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Author Topic: Using the Earth's vector magnetic potential  (Read 69504 times)
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Smudge (and all)

I posted this a while back and wonder how it might fit the current ideas of electrostatic devices on a spinning disc.

http://www.overunityresearch.com/index.php?topic=415.msg6604#msg6604

Spinning coils would develop a potential which is occasionally shorted when the  tube ionizes.

Some musing on this would be interesting.
« Last Edit: 2017-02-08, 02:01:01 by ION »


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Hi Ion,

If you consider the coils as bodies that can have excess charge then it is possible they could receive force impulses that are torque impulses from the Earth's A field if the charge is switched in synch with the rotation.  The synch could be obtained from the coils intersecting the Earth's horizontal B field.  The high voltage could come from the flourescent starter.  But it would need more than just the starter, e.g. an energy source like a storage capacitor and some reasonably complex switchery that would not be available at that pre-semiconductor time.  Maybe the switching could be done by spark gap with the induced voltage from the coils which would be maximum when they are aligned E-W, but that would require the axis of the coils to be at right angles to the diameter joining them (that diameter must be N-S at the switching point). 

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Dear Cyril.

In engineering there are many ways to " skin " the proverbial! I have worked out a plan to create a large diameter plastic disc without a lathe.

I'm intending to use those 2" Brass balls, of which I have many. My intention is to " press fit " them around the edge, my PCD being an 1,1/4" less than the OD.

What would be the ideal separation distance between one ball and the next?

Kind regards, Graham.


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Dear Graham,

Not sure what is the best separation, but if you put in 16 spheres you would get just under 3/4 inch if my math is correct.  I would think that is about right.  However having just read Jefimenko's paper at http://rexresearch.com/jefimenko/jefimenko.htm you might consider just using the plastic disc and placing charge on its surface using corona discharge from a comb that has sharp teeth.  If you look at Poggendorff's motor Figure 28 he has his combs at an angle so as to make it self starting and unidirectional, see first paragraph on page 59.  If you had combs along the radii with their teeth normal to the surface the motor can run in either direction after being given a push.  Then you look for different speeds in the two different directions.  What do you think?  My worry with the spheres is the total weight that puts load on the bearings and it might not run at all, but I am not really skilled in mechanical engineering and might be a bit paranoid there.

Best regards

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Dear Cyril.

In engineering there are many ways to " skin " the proverbial! I have worked out a plan to create a large diameter plastic disc without a lathe.

I'm intending to use those 2" Brass balls, of which I have many. My intention is to " press fit " them around the edge, my PCD being an 1,1/4" less than the OD.

What would be the ideal separation distance between one ball and the next?

Kind regards, Graham.

Dear Graham,

For cutting large discs I use a radius arm attached to my router and use a fine point vee bit, then cut both sides about halfway through the material. Sometimes I experiment with the speed of the router so I don't get melting. I'm sure you have done this in the past, I'm just thinking out loud.

Also cutting a small circular groove to accept the edge of the hemi-spheres where the they are to be bolted will keep them from walking under high speed. If this is done on each side of the disc it should be very rigid.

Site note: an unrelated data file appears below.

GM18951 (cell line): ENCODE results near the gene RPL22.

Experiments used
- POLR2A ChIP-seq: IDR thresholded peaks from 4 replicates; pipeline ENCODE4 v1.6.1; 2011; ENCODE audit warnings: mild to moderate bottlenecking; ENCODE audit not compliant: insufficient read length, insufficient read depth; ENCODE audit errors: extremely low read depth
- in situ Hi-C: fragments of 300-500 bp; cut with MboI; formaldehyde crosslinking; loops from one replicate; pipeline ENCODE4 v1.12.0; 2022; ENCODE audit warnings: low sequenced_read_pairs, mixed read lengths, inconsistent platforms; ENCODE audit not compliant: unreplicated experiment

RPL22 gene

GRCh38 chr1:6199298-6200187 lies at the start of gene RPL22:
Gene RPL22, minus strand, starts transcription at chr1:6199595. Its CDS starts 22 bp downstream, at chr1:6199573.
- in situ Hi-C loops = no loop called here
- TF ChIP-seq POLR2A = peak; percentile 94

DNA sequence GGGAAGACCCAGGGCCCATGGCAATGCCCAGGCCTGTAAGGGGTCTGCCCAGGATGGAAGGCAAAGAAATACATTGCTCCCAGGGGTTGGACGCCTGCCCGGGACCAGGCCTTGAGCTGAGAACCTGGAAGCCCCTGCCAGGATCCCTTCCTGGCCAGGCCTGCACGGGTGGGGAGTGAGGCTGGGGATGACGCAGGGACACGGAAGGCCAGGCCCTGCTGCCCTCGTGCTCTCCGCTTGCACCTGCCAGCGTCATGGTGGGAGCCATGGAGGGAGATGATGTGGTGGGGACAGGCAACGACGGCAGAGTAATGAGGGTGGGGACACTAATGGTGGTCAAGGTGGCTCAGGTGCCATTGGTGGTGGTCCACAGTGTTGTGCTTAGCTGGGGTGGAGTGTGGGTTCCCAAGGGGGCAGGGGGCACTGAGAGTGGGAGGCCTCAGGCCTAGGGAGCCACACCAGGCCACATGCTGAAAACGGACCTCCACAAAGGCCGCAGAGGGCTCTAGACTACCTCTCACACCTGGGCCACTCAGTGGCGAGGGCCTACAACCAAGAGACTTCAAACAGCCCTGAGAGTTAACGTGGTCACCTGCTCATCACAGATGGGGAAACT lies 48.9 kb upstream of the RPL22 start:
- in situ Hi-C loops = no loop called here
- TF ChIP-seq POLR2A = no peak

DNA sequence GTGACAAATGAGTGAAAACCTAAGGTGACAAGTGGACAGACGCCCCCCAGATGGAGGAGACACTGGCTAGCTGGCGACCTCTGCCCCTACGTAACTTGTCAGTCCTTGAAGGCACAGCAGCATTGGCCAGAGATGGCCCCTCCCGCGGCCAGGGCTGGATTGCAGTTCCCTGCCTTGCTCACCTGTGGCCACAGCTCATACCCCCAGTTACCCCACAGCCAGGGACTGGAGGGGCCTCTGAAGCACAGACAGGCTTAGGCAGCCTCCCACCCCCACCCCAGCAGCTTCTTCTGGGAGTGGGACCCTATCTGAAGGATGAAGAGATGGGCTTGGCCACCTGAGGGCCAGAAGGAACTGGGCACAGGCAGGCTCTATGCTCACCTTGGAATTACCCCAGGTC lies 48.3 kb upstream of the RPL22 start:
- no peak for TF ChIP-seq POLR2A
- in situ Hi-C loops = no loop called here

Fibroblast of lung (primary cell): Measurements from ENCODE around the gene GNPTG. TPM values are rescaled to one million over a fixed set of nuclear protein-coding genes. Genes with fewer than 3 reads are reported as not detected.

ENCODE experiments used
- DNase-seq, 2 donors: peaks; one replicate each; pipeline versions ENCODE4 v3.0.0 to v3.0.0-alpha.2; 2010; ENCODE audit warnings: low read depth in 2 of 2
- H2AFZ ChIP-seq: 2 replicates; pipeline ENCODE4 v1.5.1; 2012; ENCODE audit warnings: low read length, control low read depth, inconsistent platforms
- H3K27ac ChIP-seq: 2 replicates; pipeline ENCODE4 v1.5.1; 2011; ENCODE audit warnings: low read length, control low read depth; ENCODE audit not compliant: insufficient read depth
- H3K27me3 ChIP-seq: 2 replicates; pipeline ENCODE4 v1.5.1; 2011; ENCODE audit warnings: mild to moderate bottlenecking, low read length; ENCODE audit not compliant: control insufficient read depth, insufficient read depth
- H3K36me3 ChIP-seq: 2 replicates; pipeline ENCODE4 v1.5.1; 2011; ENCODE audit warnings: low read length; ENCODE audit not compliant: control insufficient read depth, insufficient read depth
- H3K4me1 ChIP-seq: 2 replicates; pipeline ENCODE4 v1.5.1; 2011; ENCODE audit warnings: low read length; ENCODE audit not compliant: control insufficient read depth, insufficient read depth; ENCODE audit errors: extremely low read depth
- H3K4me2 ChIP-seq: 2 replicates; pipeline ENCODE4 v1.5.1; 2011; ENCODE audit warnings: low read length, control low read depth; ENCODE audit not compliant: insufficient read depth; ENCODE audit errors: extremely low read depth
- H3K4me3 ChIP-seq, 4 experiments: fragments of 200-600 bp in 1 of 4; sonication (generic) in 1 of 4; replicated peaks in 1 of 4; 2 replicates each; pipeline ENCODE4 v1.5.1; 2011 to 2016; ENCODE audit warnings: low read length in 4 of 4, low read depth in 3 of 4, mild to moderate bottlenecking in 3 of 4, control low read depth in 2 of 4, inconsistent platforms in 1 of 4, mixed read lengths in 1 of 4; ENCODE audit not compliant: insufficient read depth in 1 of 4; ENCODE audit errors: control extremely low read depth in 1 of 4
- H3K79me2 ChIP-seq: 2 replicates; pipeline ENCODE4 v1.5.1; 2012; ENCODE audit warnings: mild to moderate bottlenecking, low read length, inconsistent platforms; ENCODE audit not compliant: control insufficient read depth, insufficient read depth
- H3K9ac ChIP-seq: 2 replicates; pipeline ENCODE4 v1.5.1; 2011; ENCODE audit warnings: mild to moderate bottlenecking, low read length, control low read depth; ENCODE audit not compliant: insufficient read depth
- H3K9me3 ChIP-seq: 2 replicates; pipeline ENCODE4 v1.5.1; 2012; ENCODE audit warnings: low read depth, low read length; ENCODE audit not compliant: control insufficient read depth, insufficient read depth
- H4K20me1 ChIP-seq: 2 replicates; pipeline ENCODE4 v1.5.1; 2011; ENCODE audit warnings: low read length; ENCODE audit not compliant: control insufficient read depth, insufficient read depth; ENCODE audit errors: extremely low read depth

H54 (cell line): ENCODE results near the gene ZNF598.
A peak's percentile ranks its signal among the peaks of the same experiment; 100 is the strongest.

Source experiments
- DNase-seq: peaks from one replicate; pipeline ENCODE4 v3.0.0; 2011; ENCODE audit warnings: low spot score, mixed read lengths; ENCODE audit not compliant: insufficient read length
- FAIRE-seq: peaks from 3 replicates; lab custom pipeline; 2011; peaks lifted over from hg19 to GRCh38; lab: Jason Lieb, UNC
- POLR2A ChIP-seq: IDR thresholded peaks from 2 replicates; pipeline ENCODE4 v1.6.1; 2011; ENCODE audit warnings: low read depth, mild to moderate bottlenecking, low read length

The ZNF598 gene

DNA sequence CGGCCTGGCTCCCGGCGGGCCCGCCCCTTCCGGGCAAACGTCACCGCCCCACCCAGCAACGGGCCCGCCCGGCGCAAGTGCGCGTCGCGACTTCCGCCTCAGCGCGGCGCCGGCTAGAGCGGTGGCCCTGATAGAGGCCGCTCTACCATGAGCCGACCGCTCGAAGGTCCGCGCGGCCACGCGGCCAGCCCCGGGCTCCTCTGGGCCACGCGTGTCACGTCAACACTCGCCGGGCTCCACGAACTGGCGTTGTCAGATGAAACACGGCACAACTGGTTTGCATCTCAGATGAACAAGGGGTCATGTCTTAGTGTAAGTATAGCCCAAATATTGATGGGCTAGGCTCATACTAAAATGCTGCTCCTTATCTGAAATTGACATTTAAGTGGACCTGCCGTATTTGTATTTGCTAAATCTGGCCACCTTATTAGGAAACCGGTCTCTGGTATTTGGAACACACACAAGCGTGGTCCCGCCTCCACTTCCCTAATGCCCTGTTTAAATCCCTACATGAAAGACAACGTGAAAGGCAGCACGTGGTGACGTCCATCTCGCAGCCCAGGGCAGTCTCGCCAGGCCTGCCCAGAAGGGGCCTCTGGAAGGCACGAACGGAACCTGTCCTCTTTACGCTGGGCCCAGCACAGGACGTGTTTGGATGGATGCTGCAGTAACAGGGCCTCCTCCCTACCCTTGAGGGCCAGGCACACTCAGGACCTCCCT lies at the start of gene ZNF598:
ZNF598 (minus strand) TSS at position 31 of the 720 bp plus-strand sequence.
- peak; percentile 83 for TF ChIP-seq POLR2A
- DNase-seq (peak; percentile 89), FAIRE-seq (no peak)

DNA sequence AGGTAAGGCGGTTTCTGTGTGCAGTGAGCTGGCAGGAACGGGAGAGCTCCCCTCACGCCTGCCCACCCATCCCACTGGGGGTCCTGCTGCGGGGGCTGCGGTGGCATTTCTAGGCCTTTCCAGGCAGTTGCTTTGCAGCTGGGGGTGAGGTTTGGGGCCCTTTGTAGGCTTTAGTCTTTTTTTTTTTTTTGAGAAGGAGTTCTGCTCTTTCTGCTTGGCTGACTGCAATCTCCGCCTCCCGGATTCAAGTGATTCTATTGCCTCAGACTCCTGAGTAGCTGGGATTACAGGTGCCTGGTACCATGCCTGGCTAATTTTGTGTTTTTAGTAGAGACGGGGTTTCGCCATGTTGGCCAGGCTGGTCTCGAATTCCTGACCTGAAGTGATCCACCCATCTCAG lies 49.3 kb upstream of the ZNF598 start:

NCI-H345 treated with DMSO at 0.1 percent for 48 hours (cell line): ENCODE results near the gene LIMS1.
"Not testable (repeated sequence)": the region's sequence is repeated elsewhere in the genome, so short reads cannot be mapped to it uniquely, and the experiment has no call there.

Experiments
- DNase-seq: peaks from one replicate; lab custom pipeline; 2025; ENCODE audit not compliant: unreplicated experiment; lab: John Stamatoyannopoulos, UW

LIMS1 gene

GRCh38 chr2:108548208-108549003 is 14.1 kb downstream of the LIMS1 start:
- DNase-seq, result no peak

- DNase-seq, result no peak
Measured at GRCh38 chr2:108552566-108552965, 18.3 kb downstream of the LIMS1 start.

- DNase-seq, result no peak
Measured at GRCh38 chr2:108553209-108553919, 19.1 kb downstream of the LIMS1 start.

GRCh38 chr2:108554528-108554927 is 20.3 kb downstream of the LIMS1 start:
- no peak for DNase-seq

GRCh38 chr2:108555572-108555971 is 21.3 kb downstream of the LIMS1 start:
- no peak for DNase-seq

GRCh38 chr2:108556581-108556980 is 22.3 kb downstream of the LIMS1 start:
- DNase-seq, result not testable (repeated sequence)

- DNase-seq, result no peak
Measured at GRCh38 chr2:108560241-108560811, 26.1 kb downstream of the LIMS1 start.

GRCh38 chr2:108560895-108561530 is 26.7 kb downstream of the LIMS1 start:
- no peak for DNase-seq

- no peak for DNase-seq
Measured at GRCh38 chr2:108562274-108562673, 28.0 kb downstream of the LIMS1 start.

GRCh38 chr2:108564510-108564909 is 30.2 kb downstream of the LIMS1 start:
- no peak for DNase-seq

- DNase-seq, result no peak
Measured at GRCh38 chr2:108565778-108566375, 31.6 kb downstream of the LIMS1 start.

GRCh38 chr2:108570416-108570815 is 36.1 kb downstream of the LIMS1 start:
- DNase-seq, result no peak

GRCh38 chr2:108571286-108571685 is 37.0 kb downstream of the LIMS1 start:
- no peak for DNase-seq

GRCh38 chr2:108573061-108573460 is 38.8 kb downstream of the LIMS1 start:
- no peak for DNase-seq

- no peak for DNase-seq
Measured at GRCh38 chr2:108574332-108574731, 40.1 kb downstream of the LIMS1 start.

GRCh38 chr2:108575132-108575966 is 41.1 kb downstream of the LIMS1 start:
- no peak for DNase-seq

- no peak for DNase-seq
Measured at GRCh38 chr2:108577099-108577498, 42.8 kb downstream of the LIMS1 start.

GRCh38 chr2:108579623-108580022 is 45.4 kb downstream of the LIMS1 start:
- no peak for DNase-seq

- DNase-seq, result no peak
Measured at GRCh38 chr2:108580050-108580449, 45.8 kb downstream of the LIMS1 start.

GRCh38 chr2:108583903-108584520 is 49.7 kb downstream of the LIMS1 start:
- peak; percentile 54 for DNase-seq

I'm a little fuzzy on what is needed here. I imagine a large sphere will have more capacitance and more of a surface effect that cannot be obtained by just using doorknob capacitors inside smaller spheres for more capacitance. Or is this thinking wrong?

Kind regards
ION


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The self capacitance of a sphere is proportional to its radius r and is given by C=4*pi*epsilon*r where epsilon is the permittivity of free space 8.85pF/m.  For simplicity the capacity is close to 1 pF for every 1cm of radius.  So Grum's 2 inch spheres will have a self capacitance of 2.5pF.  The charge it gets will be related to the voltage by Q=CV.  The change of charge that occurs at each brush is then 2CV (and that's not the French car :)).   The force impulse (force*time) is 2*C*V*A where A is the vector magnetic field.  Taking 100 Weber/m as the Earth's vector field Grum's wheel will get a 2*2.5*10-10*V force impulse at each passing.  With his radius being 17.5 cm his wheel will get get a torque impulse of 1.75*V Newton-meters-seconds.  With 16 spheres and rotating at R revs per second that is an average torque of 2.8*10-9*V*R Newton-meters.

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Dear Cyril.

Ok.... 14" it is...   O0

I was intending to use my Rotary table under the milling machine.

I might also try the Poggendorff's motor approach first !!   ;)

Dear ION.

It might surprise you to learn that a Router is a tool I don't have. Probably because my milling machine can perform the same function, but not so easy to carry around !!   :)   It's a good idea though, worthy of mention to those that don't have bigger kit.

I took myself to the workshop today to oversee my son's and grandson doing some casting..... Hmmm, they've got a lot to learn. A couple of pictures attached.

Kind regards, Graham.


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Grum
Looks like a good way to learn the ABC's


   
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If this hidden momentum lark actually works, then we need a means of storing then releasing charge and its hidden momentum that operates at a much lower voltage.  Here is a suggestion that it can be stored by chemical means.  I use the lead-acid battery merely as an example since I already had the ionic flow diagram on my computer.

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I have updated that last paper along with a suggested experiment.  This does not need the EHT from a Van de Graff so it might suit other experimenters.  It uses electrodes cut from those salvaged from a car battery, plus electrolyte and of course relatively low voltage pulses.  The aim is to get a reasonably high current but narrow pulse into the device and look for a torque impulse.  If a force from change of hidden momentum can be found it opens up so many possibilities.